If you don't like it, that's okay. You clicked on the site. You read this far. You can just as easily go somewhere else and read whatever you like. It's really that simple. Vote with your mouse.

If you choose to come back, that's okay too. If you disagree and want to open a dialogue on your thoughts, post a comment with your identity on it. That's cool. We'll chat and maybe agree to disagree agreeably. But we'll deal with each other respectfully and directly. That's what grown-ups do, right?

But please don't post comments anonymously.

Cowards are not welcome here.

Wednesday, August 6, 2008


somnambulist by Jackie Alpers
Originally uploaded by Jackie Alpers

I find the concept of Intensity very intriguing.

We can define intensity in any number of ways, all of which boil down to the same thing...


To focus, you must know what your target is and what it is you need to accomplish. This is exactly where many organizations and leaders fall short. You see, if we respond emotionally to a disappointing situation, anger is mistaken for intensity. If you must be angry to be intense, please go become an "individual contributor" because you should not be in charge of others.

Emotions are part of who we are. Leaders must be in control of their emotions at all times when dealing with their responsibilities. That, my friends, is not a simple task. We are, by nature, emotional beings. As leaders, we must learn the warning signs of when we are acting from anger and work to avoid putting ourselves and our subordinates into those situations. Take a breath, go get a drink of water, take a walk around the grounds, whatever it takes to regain your control. If you do lose control, it is your duty as a leader to apologize as soon as you are emotionally able to (and as soon as the target of your ire is emotionally capable of receiving your apology).

To focus appropriately, work with your team to determine what is most important and go to work on dealing with that.

Tuesday, August 5, 2008

The Truth is a Twitchy Thing

Originally uploaded by Jeremy Dunham

It is always interesting to me when people get upset when someone simply tells the truth. The emotion is typically wrapped up in personal issues like:

  1. He's a jerk, so I'm not going to listen to him!
  2. She always exaggerates, so why should I listen to her this time?!?
  3. Yeah, it's true, but it's none of his business so he should butt out!
  4. He shouldn't write this stuff because someone might be offended....(grins!)

The fact of the matter is that truth is sometimes a bitter pill to swallow. We are often so deep in the trees of our jobs, our personal lives, our families...that we can't always see the forest. Just because we don't like the truth does not make it any less true.

This is also one of the reasons consultants have work (yeah!). Organizations often already know how to fix their problems, but the emotional and social issues are so dysfunctional they have to hire an outside entity to take the politics out of the strip away the emotional smoke that clouds the truth.

Leaders have to be as honest as the truth. If it hurts to hear it, okay. Deal with it. Don't bury your head in the sand. Face it, listen to it, and deal with it like a responsible, and let's face it, fallible adult. We are not perfect. I make mistakes all the time. I don't always like to hear the truth about my mistakes either, but I try to take a step back and deal with it.

As a leader, respect can only be earned by realizing we are not always right and that someone else might have a better answer. We can grow from this realization and motivate others by our example.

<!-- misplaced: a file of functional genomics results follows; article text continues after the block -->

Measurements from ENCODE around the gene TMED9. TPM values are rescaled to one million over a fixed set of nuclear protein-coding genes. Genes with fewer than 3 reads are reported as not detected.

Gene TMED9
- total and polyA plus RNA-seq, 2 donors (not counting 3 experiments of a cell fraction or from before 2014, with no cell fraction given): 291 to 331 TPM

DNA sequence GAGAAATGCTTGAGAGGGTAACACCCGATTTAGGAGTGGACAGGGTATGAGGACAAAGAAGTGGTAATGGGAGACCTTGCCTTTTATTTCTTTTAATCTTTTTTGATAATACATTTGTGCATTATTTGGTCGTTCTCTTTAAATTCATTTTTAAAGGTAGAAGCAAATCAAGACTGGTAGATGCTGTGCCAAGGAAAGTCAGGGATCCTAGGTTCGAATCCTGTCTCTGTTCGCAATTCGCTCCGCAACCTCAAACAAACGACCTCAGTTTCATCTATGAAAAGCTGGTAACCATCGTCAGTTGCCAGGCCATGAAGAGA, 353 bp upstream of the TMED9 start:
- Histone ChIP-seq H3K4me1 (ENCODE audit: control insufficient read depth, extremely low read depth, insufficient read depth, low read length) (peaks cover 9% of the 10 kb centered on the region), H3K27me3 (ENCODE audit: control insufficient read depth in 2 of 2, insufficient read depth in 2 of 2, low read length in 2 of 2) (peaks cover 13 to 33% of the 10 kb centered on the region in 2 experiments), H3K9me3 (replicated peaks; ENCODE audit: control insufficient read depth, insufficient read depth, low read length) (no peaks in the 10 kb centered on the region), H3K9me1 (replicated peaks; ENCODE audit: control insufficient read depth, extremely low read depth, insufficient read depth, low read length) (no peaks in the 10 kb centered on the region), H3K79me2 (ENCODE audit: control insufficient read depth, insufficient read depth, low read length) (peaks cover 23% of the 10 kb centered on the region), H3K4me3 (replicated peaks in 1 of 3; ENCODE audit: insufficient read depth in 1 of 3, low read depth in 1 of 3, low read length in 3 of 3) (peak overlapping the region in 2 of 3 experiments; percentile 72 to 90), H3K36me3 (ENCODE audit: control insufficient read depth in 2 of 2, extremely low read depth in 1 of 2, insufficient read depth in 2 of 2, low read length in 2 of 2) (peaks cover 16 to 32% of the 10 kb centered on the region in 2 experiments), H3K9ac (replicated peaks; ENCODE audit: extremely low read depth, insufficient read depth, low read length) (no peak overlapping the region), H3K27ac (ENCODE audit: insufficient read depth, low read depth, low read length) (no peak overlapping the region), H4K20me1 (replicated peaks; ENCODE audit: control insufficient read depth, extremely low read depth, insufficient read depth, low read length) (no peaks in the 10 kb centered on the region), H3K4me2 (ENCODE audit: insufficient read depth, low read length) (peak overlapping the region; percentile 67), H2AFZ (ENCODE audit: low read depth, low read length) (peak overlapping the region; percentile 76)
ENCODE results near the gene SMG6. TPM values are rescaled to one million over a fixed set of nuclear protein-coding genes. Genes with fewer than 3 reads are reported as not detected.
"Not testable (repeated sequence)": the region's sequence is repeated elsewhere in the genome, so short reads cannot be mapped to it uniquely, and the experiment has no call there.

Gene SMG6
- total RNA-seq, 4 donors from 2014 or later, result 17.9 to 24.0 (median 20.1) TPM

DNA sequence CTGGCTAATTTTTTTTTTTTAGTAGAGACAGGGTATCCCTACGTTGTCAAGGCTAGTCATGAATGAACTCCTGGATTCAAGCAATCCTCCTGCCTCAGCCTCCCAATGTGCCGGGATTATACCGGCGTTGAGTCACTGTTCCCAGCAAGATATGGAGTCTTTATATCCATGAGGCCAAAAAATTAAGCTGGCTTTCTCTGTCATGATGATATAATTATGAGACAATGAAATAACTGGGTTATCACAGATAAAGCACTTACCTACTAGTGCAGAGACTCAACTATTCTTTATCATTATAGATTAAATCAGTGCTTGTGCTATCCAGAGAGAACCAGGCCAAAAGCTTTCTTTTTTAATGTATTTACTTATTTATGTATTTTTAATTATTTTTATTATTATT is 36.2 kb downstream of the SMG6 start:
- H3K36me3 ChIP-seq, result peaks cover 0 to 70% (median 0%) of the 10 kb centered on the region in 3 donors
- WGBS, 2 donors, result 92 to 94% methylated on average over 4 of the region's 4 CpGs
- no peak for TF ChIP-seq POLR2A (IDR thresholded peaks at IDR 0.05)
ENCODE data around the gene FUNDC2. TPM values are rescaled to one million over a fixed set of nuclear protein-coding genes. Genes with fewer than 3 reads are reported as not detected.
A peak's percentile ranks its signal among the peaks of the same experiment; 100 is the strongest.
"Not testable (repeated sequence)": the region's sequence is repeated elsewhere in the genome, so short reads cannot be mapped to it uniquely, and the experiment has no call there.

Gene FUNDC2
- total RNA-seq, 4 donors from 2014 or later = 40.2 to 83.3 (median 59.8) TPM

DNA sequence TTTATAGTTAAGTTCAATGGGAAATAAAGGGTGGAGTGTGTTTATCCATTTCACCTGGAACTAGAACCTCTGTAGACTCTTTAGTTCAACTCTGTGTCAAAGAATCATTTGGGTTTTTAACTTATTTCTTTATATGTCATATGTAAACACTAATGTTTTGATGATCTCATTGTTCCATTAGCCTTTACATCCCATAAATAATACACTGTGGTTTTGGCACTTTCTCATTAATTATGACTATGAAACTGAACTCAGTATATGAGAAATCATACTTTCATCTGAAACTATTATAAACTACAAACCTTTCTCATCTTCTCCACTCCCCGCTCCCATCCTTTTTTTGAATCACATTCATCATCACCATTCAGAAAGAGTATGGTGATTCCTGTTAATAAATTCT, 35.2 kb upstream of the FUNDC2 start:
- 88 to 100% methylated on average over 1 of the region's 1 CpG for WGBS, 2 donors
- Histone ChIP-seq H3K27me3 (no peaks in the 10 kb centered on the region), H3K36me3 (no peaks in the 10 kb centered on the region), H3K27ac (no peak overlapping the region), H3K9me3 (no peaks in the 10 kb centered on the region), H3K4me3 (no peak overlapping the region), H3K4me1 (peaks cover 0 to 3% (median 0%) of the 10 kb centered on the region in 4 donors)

Sunday, August 3, 2008

The Week From Hell

Hell or Paradise?
Originally uploaded by ul_Marga

Soooo....Let's recap, shall we?

Monday: First day of prep for the Dog and Pony show followed by Toastmasters.

Tuesday: Second day of prep for the Dog and Pony show (at my desk at 4:30am) followed by my son asking to do the paperwork to join the Marines to become a Platoon Leader after college.

Wednesday: Final preparations for the Dog and Pony show followed by drama at the Rotary meeting followed by hours of grilling the recruiter and finally signing all the forms for Joe to go for his physical the next morning.

Thursday: Dog and Pony show day. Much angst and criticism while trying to manage my son's recruiter who got him to MEPPS late, and left him sitting while those wonderful military doctors forgot who/where he was, followed by his disappointment over a minor ear problem they needed more information on keeping him from actually getting in.

Friday: Week from Hell almost over. Funeral for a friend's dad, long workday followed by a nice evening with the children in front of a campfire talking about...stuff.

Saturday: At work at 6:20am (yes, Saturdays are required and we try to share the load, but my turn in the hopper sucks....), home by 9:45, dad fixing stuff then an emergency call to come to work by the safety manager/plant manager to address safety concerns that apparently no one else could handle (that, in truth, had already been handled by the excellent Safety Captains already on the shift), followed by going home to watch a movie and collapse.

Sunday: End of the week from hell. Up at 6am, off to church at 8am to thank my God for the challenges he set before me and the strength to continue to achieve and lead, over to the Eden Corn Festival to drop off some fliers for our Rotary Car Show next week and to watch my daughter have a wonderful time riding the rides on the midway. Home to shuck some corn and here I am in front of the PC....

Whew! On the importance meter of life, death, and all things universally important, this week doesn't mean much. On the stress meter, I must say the week has been very challenging. When you have responsibility for, employees, volunteers...some weeks are incredibly tough. Trust in yourself and in your family and in your employees and in your volunteers and in your God. You will be successful if you believe you will and apply yourself with confidence to your tasks.

But....I sure am glad it's over!